Christopher Jones has a post over at the fine group blog Peculiar People listing ten books on modern Mormonism. The post deserves more discussion, so I thought I’d post my own short comments on the first four books from the list and invite readers to add comments on the others as well as reflection on the original post by Jones.
The topic of Mormonism’s second century also deserves more discussion. The action-packed first century of Mormonism generally overshadows the second century and its quieter themes of Mormon diaspora, institutional growth and retrenchment, LDS neo-orthodoxy and the rise of Correlation. Fortunately, as evident from the ten books listed at the PP post, the second century is finally attracting more scholarly attention. If you haven’t already, you should read some of these.
Matt Bowman’s The Mormon People: The Making of an American Faith (2012). A lot of history and scholarship has happened since the last good one-volume history of Mormonism was published in 1992 (the second edition of Arrington’s book). Bowman updates the story and does it in just 250 pages. Importantly, he devotes two full chapters to the decades after World War II, titled “Correlation” and “Toward a Global Church.” If you made a list of books every Mormon should read, this one would be right at the top. We should all know our history.
Claudia Bushman’s Contemporary Mormonism: Latter-day Saints in Modern America (2008). This book didn’t seem to get the attention it deserved, perhaps because it was a thematic treatment rather than a narrative history. But it covered all the right themes, the topical ones that get recycled every week on the blogs. I’ll bet an updated second edition would get more attention in this lengthy Mormon Moment. I reviewed the book for Dialogue, so I gave it two careful readings. You should give it at least one.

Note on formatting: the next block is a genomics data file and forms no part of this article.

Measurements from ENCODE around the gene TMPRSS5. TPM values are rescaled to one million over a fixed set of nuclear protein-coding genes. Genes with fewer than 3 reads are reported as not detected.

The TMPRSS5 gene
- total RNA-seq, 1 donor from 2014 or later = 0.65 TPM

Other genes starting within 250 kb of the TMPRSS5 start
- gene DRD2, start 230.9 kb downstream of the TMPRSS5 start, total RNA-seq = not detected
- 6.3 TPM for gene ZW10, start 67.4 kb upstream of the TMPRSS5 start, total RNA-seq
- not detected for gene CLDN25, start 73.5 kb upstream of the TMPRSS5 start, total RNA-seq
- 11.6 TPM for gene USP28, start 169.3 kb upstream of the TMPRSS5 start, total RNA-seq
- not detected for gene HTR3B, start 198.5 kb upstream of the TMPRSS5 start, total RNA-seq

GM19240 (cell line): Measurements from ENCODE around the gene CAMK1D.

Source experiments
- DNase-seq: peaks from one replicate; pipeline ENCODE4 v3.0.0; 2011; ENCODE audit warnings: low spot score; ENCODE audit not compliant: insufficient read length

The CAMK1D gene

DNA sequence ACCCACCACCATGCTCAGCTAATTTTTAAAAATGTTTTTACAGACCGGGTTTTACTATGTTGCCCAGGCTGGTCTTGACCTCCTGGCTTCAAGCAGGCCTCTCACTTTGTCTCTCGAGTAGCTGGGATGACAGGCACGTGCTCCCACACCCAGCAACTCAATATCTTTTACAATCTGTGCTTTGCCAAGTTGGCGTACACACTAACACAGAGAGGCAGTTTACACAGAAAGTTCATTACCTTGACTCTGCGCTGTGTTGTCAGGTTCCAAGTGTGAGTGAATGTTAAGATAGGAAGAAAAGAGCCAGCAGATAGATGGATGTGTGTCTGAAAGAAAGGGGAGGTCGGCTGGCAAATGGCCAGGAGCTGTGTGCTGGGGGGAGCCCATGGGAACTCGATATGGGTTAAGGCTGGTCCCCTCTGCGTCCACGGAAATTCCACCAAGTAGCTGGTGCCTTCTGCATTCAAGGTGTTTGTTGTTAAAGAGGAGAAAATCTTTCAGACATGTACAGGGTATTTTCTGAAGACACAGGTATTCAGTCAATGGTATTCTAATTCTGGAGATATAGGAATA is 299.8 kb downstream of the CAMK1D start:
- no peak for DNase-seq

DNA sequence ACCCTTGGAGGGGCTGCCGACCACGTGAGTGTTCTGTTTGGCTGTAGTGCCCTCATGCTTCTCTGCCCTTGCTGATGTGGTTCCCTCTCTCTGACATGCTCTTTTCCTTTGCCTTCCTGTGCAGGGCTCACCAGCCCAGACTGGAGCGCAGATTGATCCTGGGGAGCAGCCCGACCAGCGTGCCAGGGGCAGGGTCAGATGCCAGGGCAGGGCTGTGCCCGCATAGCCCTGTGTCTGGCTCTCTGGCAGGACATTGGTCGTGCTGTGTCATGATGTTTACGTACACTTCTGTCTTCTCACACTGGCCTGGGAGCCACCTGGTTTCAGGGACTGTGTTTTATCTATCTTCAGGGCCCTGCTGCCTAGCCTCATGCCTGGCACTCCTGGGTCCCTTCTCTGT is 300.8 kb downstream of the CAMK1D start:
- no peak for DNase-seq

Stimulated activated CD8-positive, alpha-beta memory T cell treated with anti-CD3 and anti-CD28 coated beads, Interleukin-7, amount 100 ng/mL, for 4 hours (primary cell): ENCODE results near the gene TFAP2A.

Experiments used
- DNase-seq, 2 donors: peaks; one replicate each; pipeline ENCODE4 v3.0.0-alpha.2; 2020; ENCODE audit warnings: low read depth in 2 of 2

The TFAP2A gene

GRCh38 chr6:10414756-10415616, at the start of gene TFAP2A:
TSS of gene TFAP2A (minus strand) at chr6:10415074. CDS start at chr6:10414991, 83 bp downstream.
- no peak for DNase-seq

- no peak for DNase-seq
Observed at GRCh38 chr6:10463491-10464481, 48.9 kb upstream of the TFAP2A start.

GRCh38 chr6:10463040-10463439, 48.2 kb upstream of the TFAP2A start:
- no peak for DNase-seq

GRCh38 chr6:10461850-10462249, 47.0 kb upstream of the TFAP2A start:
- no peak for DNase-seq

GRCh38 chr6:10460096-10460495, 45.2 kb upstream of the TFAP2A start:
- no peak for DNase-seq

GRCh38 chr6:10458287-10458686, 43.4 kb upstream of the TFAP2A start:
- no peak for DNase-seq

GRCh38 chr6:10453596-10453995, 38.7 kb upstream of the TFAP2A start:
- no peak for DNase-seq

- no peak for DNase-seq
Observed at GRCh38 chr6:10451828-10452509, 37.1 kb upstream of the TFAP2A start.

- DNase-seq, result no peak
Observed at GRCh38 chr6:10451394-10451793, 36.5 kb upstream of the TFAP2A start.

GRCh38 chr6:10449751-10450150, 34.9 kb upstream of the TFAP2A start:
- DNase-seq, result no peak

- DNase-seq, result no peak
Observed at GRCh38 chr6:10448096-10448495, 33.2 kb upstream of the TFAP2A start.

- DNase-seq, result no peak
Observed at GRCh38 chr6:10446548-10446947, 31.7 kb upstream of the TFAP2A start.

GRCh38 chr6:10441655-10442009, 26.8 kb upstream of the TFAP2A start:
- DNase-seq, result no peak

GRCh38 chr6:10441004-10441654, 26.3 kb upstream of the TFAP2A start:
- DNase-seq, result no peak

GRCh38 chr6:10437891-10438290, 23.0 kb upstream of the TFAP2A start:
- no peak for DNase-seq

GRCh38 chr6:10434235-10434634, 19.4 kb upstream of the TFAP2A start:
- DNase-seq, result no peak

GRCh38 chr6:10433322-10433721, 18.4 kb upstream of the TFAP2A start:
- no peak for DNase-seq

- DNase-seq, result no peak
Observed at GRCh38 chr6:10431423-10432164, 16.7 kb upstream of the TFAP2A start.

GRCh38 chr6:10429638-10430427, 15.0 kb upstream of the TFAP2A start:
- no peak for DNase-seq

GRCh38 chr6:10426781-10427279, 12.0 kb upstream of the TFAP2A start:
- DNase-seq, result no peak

The Angel and the Beehive (1994) and All Abraham’s Children (2003), both by Armand Mauss. As a sociologist, Mauss makes sense of the institutional dynamics of 20th-century Mormonism in his first book, then does the same for Mormonism’s racial doctrines (which includes the whole “blood of Israel” topic) in his second book. General histories are good reading, but unless you read these two books you won’t really understand 20th-century Mormonism. I posted longer comments on these books here and here.
Have you read any of the others, particularly the biographies? Is the second century of Mormonism finally becoming as interesting as the first century? (Our third century starts in just 18 years!)